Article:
Above all, Professor Draper seems to know nothing of the magnificent hospitals of the thirteenth, fourteenth, and fifteenth centuries, beautiful architecturally, well planned for ventilation and the disposal of waste material, with abundant water supply, with large open wards, windows high in the wall, tiled floors that could be thoroughly cleansed and which, alas! were to be replaced hundreds of years later by the awful hospitals of the first half of the nineteenth century, which with their small windows, narrow corridors, cell-like apartments and little doors, were to be more like jails than refuges. Some of the worst hospitals ever built in modern history had been erected in Professor Draper’s own lifetime. Some of the most beautiful hospitals in the world had been erected in Italy and other countries during the later medieval and Renaissance period, before the Reformation, under religious influence,–but Professor Draper knows nothing of them. The history of hospitals here in America is as largely religious as it was in other countries and times.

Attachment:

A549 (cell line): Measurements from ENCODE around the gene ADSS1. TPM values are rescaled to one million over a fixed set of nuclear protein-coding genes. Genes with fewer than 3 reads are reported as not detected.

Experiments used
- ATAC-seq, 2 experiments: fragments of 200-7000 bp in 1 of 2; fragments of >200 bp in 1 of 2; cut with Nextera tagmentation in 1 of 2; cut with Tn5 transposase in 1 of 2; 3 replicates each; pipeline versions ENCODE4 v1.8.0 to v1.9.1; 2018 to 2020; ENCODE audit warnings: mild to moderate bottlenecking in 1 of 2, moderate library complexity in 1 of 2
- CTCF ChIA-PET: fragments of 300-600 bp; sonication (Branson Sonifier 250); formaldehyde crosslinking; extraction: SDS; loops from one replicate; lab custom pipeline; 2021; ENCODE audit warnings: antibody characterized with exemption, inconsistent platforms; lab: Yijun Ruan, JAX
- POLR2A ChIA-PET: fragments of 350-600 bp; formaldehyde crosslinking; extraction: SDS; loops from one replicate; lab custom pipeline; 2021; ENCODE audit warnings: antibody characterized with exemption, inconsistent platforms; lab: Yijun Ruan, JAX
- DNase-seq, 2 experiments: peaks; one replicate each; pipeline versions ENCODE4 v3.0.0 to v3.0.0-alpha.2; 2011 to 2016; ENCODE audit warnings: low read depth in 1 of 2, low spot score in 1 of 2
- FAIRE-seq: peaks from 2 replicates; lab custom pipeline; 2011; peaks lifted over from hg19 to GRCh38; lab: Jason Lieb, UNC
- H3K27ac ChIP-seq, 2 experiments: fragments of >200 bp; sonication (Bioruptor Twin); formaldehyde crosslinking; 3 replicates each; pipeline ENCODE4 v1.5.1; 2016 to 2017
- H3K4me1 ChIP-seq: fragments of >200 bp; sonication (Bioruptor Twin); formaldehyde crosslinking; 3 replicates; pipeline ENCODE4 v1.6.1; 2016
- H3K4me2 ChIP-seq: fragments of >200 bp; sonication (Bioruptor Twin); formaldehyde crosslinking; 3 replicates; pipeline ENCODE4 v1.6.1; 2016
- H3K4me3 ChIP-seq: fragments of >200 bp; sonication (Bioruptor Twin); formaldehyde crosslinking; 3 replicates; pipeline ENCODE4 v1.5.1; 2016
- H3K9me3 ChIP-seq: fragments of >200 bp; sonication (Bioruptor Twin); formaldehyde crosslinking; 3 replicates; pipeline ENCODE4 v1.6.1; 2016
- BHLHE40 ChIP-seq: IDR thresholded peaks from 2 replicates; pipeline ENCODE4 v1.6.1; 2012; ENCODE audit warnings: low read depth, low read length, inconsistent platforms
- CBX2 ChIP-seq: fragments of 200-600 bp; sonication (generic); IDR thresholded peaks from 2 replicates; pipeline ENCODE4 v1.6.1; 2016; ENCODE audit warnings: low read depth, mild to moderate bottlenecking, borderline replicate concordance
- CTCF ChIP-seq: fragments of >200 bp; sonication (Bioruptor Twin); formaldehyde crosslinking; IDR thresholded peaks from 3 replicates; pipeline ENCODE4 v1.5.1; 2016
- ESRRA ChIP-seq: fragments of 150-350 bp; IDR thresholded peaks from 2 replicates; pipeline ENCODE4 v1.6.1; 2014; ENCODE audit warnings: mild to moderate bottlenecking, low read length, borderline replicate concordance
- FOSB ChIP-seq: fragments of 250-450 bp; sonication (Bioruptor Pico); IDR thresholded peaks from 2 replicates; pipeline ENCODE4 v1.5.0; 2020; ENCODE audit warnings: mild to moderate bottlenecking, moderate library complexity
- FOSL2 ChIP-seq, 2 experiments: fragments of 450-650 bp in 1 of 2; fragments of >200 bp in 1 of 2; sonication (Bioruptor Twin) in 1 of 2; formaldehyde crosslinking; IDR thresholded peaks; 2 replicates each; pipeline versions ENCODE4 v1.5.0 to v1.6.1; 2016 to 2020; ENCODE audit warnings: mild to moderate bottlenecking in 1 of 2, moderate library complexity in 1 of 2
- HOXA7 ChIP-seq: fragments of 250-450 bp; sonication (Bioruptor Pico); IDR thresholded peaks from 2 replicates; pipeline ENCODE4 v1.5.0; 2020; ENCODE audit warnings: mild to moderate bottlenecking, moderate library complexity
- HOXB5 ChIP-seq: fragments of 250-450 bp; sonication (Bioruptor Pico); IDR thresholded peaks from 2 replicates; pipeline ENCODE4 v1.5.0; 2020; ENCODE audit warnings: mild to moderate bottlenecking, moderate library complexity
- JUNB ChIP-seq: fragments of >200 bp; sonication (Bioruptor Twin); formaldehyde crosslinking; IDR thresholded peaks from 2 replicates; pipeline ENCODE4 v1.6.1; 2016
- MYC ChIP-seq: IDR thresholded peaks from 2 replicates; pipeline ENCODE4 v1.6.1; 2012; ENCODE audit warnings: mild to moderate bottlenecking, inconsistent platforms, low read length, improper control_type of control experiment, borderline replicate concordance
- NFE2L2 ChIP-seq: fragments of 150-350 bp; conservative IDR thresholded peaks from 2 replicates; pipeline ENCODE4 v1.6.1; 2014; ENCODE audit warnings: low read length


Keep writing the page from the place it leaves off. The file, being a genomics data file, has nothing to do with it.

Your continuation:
James J. Walsh, The Popes and Science (1908)

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